“We should for not offering us a slice”, she said smiling. Grimes broke into a large grin and handed the documents back to a very obviously relieved Glenn. Glenn dropped them on the passenger seat.
“Slow it down, son. You have all the food, so the party can’t start without you”, Grimes chided. “Yeah, slow it down. All that sauce in there, it’ll look like a slaughter if you get into a crash”, echoed Walsh.
“Thank you officers, next time you’re in the city, a slice is on me”, Glenn said as he started the engine again. He slowly rolled away with the two deputies returning to their car in his mirrors.
About 40 minutes later, after having turned around twice because he missed the road leading to the farm, Glenn stopped the van in front of the farm house. The front door opened and Herschel strode out onto the porch with his had raised in greeting. Glenn smiled and waved back.
“Find the place okay? Herschel asked. Glenn told a slight lie and said that he had no problem at all. Herschel smiled. “Great. Just pull around to the barn. It’ll be easier to unload there.” Glenn followed the short road back to the huge barn.
It was lit from within and had strings of lights around the building. Herschel met him as he got out of the driver’s seat. From the barn, a figure emerged, silhouetted by the lights. It was the foreman, Otis. He saw Glenn and Herschel and moved toward them to help with the unloading. Glenn already had the doors open and was loading trays onto the cart that he brought. He didn’t really expect any help, and had planned to make it as easy on himself as possible.
“Glenn, you remember Otis. Otis, you remember the boy you tried to run over.” Herschel teased. Otis looked sheepishly at the ground and moved to help Glenn. Herschel said “Glenn, why don’t you let Otis take care of that. You’ve had a long ride, and I’ll show you around while you get the feeling back in your legs. Don’t worry, “he chuckled “it won’t have an impact on your tip. I’m taking it out of Otis’s pay.” Otis looked up, mouth open and laughed a bit when he saw Herschel smiling. Glenn placed a tray of food on the card and turned to follow Herschel as Otis continued to unload the van.
Herschel showed him the property. It was stunning. The older man explained that it had been in his family since about the time of the Civil War. That boggled Glenn’s mind. He had never stayed in one place too long, after leaving his family home in Michigan. To have a place to call home, and actual home, made him a little misty eyed. As Herschel pointed out various features of the farm, Glenn noticed a figure emerge from the trees close to the barn. It was dressed in a dirty, torn suit, and walked with a shuffle. Glenn could barely make out what appeared to be rotted flesh on its face, as it shambled toward a small group of young women hanging decorations from the barn. It raised one rotted hand and grabbed one of the young women, a pretty blonde who screamed “JIMMY!”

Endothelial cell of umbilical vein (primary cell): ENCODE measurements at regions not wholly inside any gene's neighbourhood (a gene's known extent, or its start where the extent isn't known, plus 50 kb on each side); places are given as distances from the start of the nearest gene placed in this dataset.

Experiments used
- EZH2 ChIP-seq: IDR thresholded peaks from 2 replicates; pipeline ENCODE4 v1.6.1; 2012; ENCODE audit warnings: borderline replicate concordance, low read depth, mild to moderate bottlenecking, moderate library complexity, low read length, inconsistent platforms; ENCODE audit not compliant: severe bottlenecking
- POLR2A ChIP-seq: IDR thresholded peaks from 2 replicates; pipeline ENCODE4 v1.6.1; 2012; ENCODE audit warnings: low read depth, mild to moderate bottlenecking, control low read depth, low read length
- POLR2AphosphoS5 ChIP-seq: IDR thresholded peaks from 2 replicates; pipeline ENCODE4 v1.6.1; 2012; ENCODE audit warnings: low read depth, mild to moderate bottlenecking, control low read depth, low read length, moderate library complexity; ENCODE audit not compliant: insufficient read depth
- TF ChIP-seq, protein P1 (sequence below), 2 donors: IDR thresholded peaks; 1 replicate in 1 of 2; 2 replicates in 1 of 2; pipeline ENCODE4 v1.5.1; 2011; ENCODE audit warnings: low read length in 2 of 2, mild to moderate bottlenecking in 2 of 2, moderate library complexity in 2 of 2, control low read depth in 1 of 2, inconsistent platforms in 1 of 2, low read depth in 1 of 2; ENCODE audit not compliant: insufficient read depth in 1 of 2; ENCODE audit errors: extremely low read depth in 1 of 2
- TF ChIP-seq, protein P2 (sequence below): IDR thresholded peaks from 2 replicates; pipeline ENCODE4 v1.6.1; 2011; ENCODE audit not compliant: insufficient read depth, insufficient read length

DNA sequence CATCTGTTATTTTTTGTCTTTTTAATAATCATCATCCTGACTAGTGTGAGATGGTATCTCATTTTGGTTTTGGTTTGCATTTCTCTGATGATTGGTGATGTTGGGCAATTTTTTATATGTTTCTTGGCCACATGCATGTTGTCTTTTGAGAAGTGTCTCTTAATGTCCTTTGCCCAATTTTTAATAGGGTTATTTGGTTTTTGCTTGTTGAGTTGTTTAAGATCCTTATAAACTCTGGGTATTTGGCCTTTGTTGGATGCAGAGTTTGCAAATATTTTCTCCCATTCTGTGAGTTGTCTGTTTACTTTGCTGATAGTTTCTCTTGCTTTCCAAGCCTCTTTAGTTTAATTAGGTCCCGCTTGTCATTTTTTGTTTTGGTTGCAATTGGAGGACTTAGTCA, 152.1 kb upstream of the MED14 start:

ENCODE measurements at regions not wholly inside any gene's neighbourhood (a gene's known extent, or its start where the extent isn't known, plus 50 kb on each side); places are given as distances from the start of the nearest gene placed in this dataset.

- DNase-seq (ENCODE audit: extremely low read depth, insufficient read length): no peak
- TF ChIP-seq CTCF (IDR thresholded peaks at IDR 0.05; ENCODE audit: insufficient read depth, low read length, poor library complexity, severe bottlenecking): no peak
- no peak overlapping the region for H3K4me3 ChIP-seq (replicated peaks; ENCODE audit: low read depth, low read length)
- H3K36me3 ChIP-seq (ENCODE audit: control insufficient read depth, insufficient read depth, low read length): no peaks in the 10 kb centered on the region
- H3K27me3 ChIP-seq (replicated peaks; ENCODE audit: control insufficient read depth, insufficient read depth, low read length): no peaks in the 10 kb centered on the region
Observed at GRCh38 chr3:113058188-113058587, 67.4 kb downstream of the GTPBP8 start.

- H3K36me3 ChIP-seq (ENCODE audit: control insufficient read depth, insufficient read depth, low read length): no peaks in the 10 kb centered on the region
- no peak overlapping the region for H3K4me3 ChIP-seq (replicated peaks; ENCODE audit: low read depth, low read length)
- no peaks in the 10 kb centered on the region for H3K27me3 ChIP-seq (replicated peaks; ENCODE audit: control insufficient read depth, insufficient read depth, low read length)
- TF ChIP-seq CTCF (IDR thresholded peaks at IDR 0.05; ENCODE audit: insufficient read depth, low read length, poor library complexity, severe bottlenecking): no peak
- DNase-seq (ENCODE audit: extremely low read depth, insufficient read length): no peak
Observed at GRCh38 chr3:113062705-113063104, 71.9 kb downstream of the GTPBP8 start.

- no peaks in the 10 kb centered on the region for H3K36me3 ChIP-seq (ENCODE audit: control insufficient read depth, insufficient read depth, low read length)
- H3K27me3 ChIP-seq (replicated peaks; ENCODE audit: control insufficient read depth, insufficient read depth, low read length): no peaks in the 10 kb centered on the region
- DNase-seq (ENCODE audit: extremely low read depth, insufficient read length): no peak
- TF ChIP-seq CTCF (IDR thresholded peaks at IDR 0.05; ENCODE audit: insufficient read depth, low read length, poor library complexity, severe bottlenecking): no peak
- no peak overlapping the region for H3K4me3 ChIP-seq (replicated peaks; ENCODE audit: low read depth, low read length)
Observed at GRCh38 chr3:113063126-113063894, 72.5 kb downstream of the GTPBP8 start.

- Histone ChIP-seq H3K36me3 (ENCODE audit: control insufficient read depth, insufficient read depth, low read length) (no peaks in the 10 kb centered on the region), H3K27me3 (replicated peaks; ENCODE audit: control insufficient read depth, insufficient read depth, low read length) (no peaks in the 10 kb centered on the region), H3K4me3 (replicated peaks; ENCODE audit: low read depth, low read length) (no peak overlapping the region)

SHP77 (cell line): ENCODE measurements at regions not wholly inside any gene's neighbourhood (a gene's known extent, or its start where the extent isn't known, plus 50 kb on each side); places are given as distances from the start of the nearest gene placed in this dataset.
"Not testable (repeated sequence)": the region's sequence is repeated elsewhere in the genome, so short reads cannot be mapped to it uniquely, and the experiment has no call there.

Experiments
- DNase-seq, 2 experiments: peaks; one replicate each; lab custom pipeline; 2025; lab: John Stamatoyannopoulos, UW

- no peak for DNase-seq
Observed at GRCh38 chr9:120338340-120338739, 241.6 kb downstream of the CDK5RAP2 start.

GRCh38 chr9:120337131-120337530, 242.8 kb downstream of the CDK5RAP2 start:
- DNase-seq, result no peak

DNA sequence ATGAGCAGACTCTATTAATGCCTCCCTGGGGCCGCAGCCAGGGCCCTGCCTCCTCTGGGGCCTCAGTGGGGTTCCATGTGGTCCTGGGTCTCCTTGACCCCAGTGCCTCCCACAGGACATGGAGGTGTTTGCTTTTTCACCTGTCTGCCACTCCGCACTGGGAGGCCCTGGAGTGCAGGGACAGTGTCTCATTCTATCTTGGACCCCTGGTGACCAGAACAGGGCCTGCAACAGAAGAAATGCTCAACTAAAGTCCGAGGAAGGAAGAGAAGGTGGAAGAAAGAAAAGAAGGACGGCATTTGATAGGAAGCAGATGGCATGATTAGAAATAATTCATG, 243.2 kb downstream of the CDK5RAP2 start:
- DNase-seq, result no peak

Herschel stopped talking in midsentence and spun around toward the source of the scream. He visibly relaxed as he turned back to Glenn, who had exhaled a breath he didn’t realize he was holding.
“My youngest daughter’s boyfriend. Guess somebody had to slip in a little Halloween,” he explained. Glenn looked back to where a now laughing group of young people were tossing a zombie mask back and forth, keeping it away from Jimmy.
“Come on up to the house,” Herschel said. “We can settle the bill and you can be on your way back to Atlanta.” Glenn nodded and fell in step beside Herschel. He would be a little sad to have to drive away from such a lively party and such genuinely nice people.
The two men climbed the steps to the porch, and entered the house. Glenn was again struck by the sense of something solid and tangible here on this farm. Herschel led him into a beautifully apportioned dining room and offered him a seat as he disappeared to another room for his checkbook. A dark haired woman poked her head out of the adjacent kitchen. She smiled warmly as he saw Glenn seated at the table and approached him with an outstretched hand.
“You must be the boy Otis tried to kill. I’m Annette Greene,” she offered. Glenn stood quickly and grasped her hand in his. Herschel reentered the room and Annette scolded, “Herschel, aren’t you even going to offer this boy something to drink?” Herschel looked at Glenn who said simply “I’m fine, thanks.” Both men sat down, and Herschel looked over the bill quickly. He frowned a bit and said “There’s no delivery charge.” Glenn looked a bit stunned. He had written up the bill as usual, breaking down a long list of food and supplies. Anthony didn’t like delivery charges. He thought that it made people less likely to tips his deliverymen.
“Delivery is free of charge, sir. It says so on our menu,” Glenn thought that sounded stupid as soon as he had said it. Herschel looked back at the bill and then back at Glenn.
“Well that may be true for local deliveries, and for small orders, but it just wouldn’t be right for me to overlook that in this case. How does an extra ten percent on the bill sound? Fair?” To Glenn it sounded more than fair. Ten percent would cover the insurance on the van for almost half the year. Herschel wrote out a check, tore it from the book and slid it to Glenn. “I hope you don’t mind, but I added a little something extra for your tip.”
Glenn looked at the check. A little something extra? It would pay his rent for the month. He began to hand the check back and started to say “It’s too much”, when Maggie walked into the room.